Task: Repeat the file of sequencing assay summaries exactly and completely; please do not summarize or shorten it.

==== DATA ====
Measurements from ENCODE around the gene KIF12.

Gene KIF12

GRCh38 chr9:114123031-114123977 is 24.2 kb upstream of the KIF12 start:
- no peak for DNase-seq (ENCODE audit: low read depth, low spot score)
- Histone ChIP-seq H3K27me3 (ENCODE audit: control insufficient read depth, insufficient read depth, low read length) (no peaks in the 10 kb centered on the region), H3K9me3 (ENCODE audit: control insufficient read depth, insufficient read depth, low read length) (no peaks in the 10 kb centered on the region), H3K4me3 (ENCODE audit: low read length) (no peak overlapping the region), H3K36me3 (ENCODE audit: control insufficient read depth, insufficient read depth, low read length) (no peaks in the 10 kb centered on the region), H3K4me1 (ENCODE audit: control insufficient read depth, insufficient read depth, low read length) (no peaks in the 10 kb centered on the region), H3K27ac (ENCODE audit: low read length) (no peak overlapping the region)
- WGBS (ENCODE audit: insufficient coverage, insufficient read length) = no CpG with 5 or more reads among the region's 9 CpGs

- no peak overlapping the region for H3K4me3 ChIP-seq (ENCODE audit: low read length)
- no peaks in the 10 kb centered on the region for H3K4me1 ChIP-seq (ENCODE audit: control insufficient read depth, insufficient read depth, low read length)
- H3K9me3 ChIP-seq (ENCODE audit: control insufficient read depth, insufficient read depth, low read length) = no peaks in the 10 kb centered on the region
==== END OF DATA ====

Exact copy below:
Measurements from ENCODE around the gene KIF12.

Gene KIF12

GRCh38 chr9:114123031-114123977 is 24.2 kb upstream of the KIF12 start:
- no peak for DNase-seq (ENCODE audit: low read depth, low spot score)
- Histone ChIP-seq H3K27me3 (ENCODE audit: control insufficient read depth, insufficient read depth, low read length) (no peaks in the 10 kb centered on the region), H3K9me3 (ENCODE audit: control insufficient read depth, insufficient read depth, low read length) (no peaks in the 10 kb centered on the region), H3K4me3 (ENCODE audit: low read length) (no peak overlapping the region), H3K36me3 (ENCODE audit: control insufficient read depth, insufficient read depth, low read length) (no peaks in the 10 kb centered on the region), H3K4me1 (ENCODE audit: control insufficient read depth, insufficient read depth, low read length) (no peaks in the 10 kb centered on the region), H3K27ac (ENCODE audit: low read length) (no peak overlapping the region)
- WGBS (ENCODE audit: insufficient coverage, insufficient read length) = no CpG with 5 or more reads among the region's 9 CpGs

- no peak overlapping the region for H3K4me3 ChIP-seq (ENCODE audit: low read length)
- no peaks in the 10 kb centered on the region for H3K4me1 ChIP-seq (ENCODE audit: control insufficient read depth, insufficient read depth, low read length)
- H3K9me3 ChIP-seq (ENCODE audit: control insufficient read depth, insufficient read depth, low read length) = no peaks in the 10 kb centered on the region